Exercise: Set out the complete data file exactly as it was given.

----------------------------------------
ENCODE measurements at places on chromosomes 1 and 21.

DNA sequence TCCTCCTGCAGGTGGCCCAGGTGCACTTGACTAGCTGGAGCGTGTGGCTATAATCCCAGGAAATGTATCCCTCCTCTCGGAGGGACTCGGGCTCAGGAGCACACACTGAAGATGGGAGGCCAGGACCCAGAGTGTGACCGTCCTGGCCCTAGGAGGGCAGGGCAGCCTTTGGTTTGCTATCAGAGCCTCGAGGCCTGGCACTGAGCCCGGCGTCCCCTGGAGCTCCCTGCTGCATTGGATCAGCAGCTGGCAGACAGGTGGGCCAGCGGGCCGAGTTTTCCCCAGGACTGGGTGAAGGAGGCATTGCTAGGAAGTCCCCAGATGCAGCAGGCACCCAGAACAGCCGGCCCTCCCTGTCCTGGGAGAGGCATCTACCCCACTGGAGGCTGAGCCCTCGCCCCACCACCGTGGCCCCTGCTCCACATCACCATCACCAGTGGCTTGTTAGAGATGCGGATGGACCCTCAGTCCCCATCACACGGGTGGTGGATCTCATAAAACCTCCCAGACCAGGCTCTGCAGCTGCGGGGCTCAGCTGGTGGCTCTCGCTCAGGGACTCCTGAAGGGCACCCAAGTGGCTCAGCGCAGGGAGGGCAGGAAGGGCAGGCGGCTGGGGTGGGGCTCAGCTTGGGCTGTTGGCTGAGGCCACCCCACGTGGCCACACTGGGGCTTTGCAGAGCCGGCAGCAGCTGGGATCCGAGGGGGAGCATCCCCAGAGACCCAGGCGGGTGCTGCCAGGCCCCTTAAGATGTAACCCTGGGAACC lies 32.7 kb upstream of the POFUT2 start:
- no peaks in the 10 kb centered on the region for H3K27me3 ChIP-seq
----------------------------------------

ENCODE measurements at places on chromosomes 1 and 21.

DNA sequence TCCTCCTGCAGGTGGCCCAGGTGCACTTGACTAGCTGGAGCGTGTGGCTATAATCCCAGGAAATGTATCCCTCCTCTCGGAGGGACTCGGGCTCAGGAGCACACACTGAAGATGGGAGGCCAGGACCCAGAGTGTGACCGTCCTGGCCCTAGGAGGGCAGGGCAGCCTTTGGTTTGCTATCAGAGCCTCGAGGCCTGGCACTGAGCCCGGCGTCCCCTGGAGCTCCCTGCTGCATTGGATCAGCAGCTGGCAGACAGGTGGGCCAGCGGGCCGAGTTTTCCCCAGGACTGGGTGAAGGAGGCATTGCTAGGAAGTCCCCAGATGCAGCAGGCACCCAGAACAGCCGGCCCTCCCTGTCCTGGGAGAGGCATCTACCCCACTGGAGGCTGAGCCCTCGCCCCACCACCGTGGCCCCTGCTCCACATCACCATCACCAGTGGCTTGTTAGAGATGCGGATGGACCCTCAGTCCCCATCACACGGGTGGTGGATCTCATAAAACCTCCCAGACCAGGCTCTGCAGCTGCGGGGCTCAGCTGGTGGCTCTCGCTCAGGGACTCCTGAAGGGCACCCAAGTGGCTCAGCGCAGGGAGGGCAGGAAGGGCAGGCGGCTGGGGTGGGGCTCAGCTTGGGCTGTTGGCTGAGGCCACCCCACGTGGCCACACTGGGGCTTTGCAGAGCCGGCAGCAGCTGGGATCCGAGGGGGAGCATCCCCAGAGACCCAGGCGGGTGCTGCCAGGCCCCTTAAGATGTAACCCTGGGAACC lies 32.7 kb upstream of the POFUT2 start:
- no peaks in the 10 kb centered on the region for H3K27me3 ChIP-seq